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Auction company is sold

AAPT Realty Auctioneers has been acquired by a Louisiana real estate auction company that is pioneering a national telephone bidding system, company officials said Tuesday.

Daye Inc. of Baton Rouge bought the Hernando firm, which was owned by prominent auctioneers Walt Driggers III and Hellen King and operated in Citrus County for 17 years.

"This takes our business to the next level," Driggers said Tuesday.

Jere Daye, founder of Daye Inc., said the privately held company purchased AAPT for an undisclosed amount of stock and other considerations. He said his company bought AAPT to obtain Driggers' and Kings' auctioneering expertise, which his company hopes will strengthen its competitive position as the auction business is consolidated in larger auction houses nationwide.

Driggers and King will join the firm's board of directors.

"Walter and Hellen are highly esteemed in this business. We felt they could handle customers of national scope," Daye said. Those customers include multimillion-dollar portfolios by lenders and other large institutions.

Driggers said AAPT Realty will become an office for Daye Inc. They will probably move the office somewhere else in the county in July. Driggers and King still will be available to service local customers and smaller accounts for a time. But their focus will become larger, institutional accounts.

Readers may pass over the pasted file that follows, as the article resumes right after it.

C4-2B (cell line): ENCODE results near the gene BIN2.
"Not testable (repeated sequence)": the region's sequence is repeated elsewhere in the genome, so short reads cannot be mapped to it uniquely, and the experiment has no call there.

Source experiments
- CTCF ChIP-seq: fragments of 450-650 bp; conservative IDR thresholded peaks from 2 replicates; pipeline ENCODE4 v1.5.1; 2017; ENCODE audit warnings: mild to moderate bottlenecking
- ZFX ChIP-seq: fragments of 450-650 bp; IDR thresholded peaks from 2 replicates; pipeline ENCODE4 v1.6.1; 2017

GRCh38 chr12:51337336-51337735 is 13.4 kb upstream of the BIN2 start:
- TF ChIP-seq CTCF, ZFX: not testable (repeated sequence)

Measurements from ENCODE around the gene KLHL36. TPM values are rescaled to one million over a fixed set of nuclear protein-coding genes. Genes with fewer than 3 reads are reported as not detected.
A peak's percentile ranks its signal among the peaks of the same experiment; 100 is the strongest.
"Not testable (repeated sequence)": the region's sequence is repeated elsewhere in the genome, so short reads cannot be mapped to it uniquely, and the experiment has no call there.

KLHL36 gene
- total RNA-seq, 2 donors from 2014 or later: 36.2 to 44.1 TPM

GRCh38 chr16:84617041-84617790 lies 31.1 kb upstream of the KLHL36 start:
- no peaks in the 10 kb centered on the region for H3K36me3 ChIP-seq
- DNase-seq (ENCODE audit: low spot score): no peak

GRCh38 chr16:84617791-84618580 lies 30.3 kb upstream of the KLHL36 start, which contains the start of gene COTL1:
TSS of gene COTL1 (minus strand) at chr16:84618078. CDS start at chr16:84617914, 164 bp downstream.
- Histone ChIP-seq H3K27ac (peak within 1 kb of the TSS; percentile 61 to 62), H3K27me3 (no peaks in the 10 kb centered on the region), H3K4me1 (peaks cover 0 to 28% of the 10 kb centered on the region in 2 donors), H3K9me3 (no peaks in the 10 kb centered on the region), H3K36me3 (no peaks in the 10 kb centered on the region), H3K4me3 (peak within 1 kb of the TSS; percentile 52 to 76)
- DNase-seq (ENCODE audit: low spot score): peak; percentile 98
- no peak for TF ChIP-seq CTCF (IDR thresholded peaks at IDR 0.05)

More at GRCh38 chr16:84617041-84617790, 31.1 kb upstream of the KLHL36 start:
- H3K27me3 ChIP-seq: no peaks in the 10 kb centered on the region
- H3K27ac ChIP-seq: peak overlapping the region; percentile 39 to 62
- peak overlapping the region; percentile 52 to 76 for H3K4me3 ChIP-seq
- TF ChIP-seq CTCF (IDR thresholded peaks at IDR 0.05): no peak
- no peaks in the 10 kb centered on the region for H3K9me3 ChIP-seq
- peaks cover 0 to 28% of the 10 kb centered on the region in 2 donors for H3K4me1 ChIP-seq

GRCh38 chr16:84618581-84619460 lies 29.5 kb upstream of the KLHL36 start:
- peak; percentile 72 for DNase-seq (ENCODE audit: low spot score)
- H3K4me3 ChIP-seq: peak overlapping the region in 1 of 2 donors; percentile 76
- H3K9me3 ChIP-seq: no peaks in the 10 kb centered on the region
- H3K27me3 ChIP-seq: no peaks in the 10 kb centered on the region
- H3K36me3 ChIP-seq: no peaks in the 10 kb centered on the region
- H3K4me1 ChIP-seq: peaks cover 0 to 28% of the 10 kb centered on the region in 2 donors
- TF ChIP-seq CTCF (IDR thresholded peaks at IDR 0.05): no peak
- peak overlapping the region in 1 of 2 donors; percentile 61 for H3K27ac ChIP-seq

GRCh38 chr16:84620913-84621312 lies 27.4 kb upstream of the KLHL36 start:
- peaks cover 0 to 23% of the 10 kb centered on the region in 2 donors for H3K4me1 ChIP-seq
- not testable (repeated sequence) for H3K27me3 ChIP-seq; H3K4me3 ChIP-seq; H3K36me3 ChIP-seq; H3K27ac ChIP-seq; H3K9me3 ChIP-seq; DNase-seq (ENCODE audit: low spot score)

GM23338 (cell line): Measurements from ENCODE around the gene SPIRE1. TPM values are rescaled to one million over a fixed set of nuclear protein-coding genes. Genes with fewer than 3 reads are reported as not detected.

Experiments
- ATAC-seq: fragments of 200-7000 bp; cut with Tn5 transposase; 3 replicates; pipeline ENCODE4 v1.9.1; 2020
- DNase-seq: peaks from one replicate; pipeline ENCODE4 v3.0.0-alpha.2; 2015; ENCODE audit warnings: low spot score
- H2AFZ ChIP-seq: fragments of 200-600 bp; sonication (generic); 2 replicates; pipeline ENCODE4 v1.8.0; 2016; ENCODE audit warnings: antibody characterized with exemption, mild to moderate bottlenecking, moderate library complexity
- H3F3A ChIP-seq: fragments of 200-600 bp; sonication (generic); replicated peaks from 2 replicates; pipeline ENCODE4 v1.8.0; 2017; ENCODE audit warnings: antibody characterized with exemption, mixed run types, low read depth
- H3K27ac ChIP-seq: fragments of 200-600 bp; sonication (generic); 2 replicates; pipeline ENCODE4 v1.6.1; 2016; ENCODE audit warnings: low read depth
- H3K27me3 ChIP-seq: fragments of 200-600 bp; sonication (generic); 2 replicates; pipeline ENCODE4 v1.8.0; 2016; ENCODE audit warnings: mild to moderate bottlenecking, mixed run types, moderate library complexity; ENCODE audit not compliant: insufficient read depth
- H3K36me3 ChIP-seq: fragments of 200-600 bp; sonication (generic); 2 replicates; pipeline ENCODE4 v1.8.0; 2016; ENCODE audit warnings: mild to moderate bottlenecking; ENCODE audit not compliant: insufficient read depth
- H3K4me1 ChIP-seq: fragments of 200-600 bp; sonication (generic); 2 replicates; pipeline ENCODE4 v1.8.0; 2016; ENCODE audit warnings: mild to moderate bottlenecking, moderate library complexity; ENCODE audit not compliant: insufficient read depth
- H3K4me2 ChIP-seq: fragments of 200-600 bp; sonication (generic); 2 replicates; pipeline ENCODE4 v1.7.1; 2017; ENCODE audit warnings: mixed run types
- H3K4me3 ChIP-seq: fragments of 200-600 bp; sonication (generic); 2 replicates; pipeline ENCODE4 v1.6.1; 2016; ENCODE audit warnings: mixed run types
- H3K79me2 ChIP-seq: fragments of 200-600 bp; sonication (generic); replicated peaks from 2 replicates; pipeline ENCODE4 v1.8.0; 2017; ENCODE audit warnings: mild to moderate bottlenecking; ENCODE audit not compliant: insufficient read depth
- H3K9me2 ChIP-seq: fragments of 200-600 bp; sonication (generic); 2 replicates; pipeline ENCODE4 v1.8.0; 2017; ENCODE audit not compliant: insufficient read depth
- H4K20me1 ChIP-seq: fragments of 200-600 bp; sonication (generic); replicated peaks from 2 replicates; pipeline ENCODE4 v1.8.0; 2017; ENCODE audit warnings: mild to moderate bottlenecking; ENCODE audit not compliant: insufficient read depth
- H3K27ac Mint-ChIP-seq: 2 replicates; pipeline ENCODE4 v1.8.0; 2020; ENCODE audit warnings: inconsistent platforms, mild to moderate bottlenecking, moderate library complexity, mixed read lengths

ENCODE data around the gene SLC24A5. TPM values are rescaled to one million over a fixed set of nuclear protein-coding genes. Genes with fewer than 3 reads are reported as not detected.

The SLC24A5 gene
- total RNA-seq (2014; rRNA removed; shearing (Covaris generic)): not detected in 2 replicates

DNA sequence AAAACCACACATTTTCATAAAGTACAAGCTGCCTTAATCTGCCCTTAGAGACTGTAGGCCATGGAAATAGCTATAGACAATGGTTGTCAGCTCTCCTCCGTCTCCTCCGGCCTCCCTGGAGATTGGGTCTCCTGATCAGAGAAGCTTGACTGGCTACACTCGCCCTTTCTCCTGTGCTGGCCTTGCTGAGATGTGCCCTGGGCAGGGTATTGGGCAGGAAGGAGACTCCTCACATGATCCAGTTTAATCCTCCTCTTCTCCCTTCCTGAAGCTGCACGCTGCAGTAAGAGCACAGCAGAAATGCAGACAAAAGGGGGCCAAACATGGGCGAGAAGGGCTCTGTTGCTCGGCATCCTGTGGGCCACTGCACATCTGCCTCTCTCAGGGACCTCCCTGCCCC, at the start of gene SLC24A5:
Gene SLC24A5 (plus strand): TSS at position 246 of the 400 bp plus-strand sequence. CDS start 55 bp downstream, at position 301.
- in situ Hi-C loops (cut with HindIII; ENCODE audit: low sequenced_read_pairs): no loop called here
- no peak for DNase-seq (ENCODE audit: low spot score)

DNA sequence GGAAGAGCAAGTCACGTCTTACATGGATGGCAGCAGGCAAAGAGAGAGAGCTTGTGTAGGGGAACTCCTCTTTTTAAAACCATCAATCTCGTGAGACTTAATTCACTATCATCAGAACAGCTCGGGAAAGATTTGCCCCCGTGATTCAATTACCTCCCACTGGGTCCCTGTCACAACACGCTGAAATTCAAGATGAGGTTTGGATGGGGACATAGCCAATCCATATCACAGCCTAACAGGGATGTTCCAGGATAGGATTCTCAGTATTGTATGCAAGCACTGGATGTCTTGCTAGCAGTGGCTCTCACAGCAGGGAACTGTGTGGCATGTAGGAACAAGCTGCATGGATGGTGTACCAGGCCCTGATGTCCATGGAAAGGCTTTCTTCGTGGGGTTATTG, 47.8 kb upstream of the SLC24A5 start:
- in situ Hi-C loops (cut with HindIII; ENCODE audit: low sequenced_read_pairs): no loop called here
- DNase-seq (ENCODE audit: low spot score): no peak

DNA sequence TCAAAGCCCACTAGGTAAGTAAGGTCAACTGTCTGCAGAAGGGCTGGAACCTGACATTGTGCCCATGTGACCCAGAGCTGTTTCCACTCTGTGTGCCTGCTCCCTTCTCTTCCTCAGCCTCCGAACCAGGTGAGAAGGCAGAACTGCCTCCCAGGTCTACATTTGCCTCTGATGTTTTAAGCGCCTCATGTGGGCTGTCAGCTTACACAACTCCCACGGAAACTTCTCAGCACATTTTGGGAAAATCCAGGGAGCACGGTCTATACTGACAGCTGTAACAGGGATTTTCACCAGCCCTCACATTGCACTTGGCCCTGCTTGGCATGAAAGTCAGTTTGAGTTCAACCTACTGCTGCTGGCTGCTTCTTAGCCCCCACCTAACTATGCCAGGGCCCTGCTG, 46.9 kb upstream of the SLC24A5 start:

"I'm not sure what will happen to our local customers," said Driggers. "We will probably be selling our mailing lists."

Driggers and King have conducted real estate auctions for eight years. During that time, they sold several properties for more than $1-million.

Driggers is the president-elect of the Florida Auctioneers Association, and King is a member of the Certified Auctioneers Institute Board of Governors.

Driggers said four auction house companies had sought to buy AAPT Realty Auctioneers in the past nine months. He said he and King went with Daye Inc. because they were on the cutting edge technologically and offered the right deal.

By joining forces, the Hernando office will participate in a new automated bidding system that Daye Inc. has developed and is introducing nationally next month.

The system will allow investors to bid on properties all over the country from a telephone. If a participant is overbid, the computerized system will call back and inform the bidder of the new price. The person can then decide if he wants to stay in the game.

"Someone can place a bid in New York, fly to Los Angeles and continue the bidding there," said Daye. "There's nothing like this in the world."

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